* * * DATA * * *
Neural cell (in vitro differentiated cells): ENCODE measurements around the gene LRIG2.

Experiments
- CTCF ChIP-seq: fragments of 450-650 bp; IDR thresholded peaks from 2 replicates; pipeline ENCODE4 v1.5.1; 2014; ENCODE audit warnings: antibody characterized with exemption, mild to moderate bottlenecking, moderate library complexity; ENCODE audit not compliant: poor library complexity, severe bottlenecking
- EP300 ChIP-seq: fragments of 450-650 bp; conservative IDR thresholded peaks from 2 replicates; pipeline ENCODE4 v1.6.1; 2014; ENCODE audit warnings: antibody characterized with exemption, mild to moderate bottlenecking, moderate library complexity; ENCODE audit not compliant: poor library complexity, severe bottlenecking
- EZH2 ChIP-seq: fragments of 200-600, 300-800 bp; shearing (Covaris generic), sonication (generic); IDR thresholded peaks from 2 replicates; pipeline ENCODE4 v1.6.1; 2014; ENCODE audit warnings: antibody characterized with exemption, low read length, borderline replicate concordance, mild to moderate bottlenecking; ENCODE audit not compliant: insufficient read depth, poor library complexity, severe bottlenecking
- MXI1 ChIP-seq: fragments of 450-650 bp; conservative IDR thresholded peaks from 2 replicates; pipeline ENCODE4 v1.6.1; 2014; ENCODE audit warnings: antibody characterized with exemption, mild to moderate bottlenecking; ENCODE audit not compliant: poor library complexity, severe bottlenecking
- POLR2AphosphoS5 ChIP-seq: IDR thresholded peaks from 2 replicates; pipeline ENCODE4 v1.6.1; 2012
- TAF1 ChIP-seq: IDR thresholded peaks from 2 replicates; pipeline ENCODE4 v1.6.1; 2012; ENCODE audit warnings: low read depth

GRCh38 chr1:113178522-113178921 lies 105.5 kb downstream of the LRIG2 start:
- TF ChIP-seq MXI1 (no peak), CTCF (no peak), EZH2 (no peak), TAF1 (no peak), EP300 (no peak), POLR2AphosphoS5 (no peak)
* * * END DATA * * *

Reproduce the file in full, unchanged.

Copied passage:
Neural cell (in vitro differentiated cells): ENCODE measurements around the gene LRIG2.

Experiments
- CTCF ChIP-seq: fragments of 450-650 bp; IDR thresholded peaks from 2 replicates; pipeline ENCODE4 v1.5.1; 2014; ENCODE audit warnings: antibody characterized with exemption, mild to moderate bottlenecking, moderate library complexity; ENCODE audit not compliant: poor library complexity, severe bottlenecking
- EP300 ChIP-seq: fragments of 450-650 bp; conservative IDR thresholded peaks from 2 replicates; pipeline ENCODE4 v1.6.1; 2014; ENCODE audit warnings: antibody characterized with exemption, mild to moderate bottlenecking, moderate library complexity; ENCODE audit not compliant: poor library complexity, severe bottlenecking
- EZH2 ChIP-seq: fragments of 200-600, 300-800 bp; shearing (Covaris generic), sonication (generic); IDR thresholded peaks from 2 replicates; pipeline ENCODE4 v1.6.1; 2014; ENCODE audit warnings: antibody characterized with exemption, low read length, borderline replicate concordance, mild to moderate bottlenecking; ENCODE audit not compliant: insufficient read depth, poor library complexity, severe bottlenecking
- MXI1 ChIP-seq: fragments of 450-650 bp; conservative IDR thresholded peaks from 2 replicates; pipeline ENCODE4 v1.6.1; 2014; ENCODE audit warnings: antibody characterized with exemption, mild to moderate bottlenecking; ENCODE audit not compliant: poor library complexity, severe bottlenecking
- POLR2AphosphoS5 ChIP-seq: IDR thresholded peaks from 2 replicates; pipeline ENCODE4 v1.6.1; 2012
- TAF1 ChIP-seq: IDR thresholded peaks from 2 replicates; pipeline ENCODE4 v1.6.1; 2012; ENCODE audit warnings: low read depth

GRCh38 chr1:113178522-113178921 lies 105.5 kb downstream of the LRIG2 start:
- TF ChIP-seq MXI1 (no peak), CTCF (no peak), EZH2 (no peak), TAF1 (no peak), EP300 (no peak), POLR2AphosphoS5 (no peak)